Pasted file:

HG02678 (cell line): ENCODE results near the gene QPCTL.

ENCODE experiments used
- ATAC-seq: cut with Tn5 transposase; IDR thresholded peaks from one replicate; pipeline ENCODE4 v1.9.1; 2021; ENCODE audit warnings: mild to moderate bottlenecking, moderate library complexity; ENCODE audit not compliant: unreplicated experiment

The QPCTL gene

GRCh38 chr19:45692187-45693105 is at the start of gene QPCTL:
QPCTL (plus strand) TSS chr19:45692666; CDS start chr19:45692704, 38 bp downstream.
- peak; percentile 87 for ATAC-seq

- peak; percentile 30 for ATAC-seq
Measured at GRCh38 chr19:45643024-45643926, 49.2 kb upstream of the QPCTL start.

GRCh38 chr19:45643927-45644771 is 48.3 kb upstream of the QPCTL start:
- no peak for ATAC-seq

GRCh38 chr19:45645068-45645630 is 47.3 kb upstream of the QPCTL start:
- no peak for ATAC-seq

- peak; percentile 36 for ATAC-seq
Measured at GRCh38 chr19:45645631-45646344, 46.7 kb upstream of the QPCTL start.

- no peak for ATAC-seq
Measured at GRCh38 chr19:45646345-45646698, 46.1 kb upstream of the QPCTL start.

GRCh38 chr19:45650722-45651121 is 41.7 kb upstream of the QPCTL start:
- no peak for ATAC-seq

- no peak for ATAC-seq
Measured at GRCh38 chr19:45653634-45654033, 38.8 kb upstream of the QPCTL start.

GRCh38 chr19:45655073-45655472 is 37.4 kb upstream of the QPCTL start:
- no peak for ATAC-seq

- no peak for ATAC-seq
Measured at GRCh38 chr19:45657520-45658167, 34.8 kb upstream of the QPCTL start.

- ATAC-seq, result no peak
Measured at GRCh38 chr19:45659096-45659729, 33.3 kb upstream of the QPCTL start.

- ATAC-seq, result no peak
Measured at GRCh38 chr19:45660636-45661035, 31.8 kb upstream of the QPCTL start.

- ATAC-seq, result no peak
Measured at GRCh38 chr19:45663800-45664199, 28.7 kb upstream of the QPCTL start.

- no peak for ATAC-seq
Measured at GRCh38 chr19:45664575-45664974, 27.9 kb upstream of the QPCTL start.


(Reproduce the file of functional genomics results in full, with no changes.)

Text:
HG02678 (cell line): ENCODE results near the gene QPCTL.

ENCODE experiments used
- ATAC-seq: cut with Tn5 transposase; IDR thresholded peaks from one replicate; pipeline ENCODE4 v1.9.1; 2021; ENCODE audit warnings: mild to moderate bottlenecking, moderate library complexity; ENCODE audit not compliant: unreplicated experiment

The QPCTL gene

GRCh38 chr19:45692187-45693105 is at the start of gene QPCTL:
QPCTL (plus strand) TSS chr19:45692666; CDS start chr19:45692704, 38 bp downstream.
- peak; percentile 87 for ATAC-seq

- peak; percentile 30 for ATAC-seq
Measured at GRCh38 chr19:45643024-45643926, 49.2 kb upstream of the QPCTL start.

GRCh38 chr19:45643927-45644771 is 48.3 kb upstream of the QPCTL start:
- no peak for ATAC-seq

GRCh38 chr19:45645068-45645630 is 47.3 kb upstream of the QPCTL start:
- no peak for ATAC-seq

- peak; percentile 36 for ATAC-seq
Measured at GRCh38 chr19:45645631-45646344, 46.7 kb upstream of the QPCTL start.

- no peak for ATAC-seq
Measured at GRCh38 chr19:45646345-45646698, 46.1 kb upstream of the QPCTL start.

GRCh38 chr19:45650722-45651121 is 41.7 kb upstream of the QPCTL start:
- no peak for ATAC-seq

- no peak for ATAC-seq
Measured at GRCh38 chr19:45653634-45654033, 38.8 kb upstream of the QPCTL start.

GRCh38 chr19:45655073-45655472 is 37.4 kb upstream of the QPCTL start:
- no peak for ATAC-seq

- no peak for ATAC-seq
Measured at GRCh38 chr19:45657520-45658167, 34.8 kb upstream of the QPCTL start.

- ATAC-seq, result no peak
Measured at GRCh38 chr19:45659096-45659729, 33.3 kb upstream of the QPCTL start.

- ATAC-seq, result no peak
Measured at GRCh38 chr19:45660636-45661035, 31.8 kb upstream of the QPCTL start.

- ATAC-seq, result no peak
Measured at GRCh38 chr19:45663800-45664199, 28.7 kb upstream of the QPCTL start.

- no peak for ATAC-seq
Measured at GRCh38 chr19:45664575-45664974, 27.9 kb upstream of the QPCTL start.